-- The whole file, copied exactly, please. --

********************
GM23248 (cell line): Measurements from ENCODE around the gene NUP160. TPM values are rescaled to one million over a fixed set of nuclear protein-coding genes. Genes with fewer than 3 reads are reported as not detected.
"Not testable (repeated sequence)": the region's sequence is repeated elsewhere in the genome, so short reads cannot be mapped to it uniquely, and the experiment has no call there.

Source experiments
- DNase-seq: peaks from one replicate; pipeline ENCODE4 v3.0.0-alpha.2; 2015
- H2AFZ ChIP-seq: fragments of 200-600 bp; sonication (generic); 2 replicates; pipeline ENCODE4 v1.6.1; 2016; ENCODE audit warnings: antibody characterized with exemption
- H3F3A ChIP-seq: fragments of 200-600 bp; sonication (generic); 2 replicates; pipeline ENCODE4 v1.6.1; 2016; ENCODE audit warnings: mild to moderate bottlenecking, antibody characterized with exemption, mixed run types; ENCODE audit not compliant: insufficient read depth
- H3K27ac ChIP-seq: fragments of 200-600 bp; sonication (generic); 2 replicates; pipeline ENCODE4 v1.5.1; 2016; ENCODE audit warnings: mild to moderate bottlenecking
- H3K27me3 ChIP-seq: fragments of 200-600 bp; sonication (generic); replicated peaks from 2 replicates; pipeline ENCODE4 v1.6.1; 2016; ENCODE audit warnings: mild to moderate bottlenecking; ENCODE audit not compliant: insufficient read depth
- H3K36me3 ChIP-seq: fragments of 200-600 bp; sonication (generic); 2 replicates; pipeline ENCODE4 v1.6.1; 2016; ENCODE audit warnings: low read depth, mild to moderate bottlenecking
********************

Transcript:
GM23248 (cell line): Measurements from ENCODE around the gene NUP160. TPM values are rescaled to one million over a fixed set of nuclear protein-coding genes. Genes with fewer than 3 reads are reported as not detected.
"Not testable (repeated sequence)": the region's sequence is repeated elsewhere in the genome, so short reads cannot be mapped to it uniquely, and the experiment has no call there.

Source experiments
- DNase-seq: peaks from one replicate; pipeline ENCODE4 v3.0.0-alpha.2; 2015
- H2AFZ ChIP-seq: fragments of 200-600 bp; sonication (generic); 2 replicates; pipeline ENCODE4 v1.6.1; 2016; ENCODE audit warnings: antibody characterized with exemption
- H3F3A ChIP-seq: fragments of 200-600 bp; sonication (generic); 2 replicates; pipeline ENCODE4 v1.6.1; 2016; ENCODE audit warnings: mild to moderate bottlenecking, antibody characterized with exemption, mixed run types; ENCODE audit not compliant: insufficient read depth
- H3K27ac ChIP-seq: fragments of 200-600 bp; sonication (generic); 2 replicates; pipeline ENCODE4 v1.5.1; 2016; ENCODE audit warnings: mild to moderate bottlenecking
- H3K27me3 ChIP-seq: fragments of 200-600 bp; sonication (generic); replicated peaks from 2 replicates; pipeline ENCODE4 v1.6.1; 2016; ENCODE audit warnings: mild to moderate bottlenecking; ENCODE audit not compliant: insufficient read depth
- H3K36me3 ChIP-seq: fragments of 200-600 bp; sonication (generic); 2 replicates; pipeline ENCODE4 v1.6.1; 2016; ENCODE audit warnings: low read depth, mild to moderate bottlenecking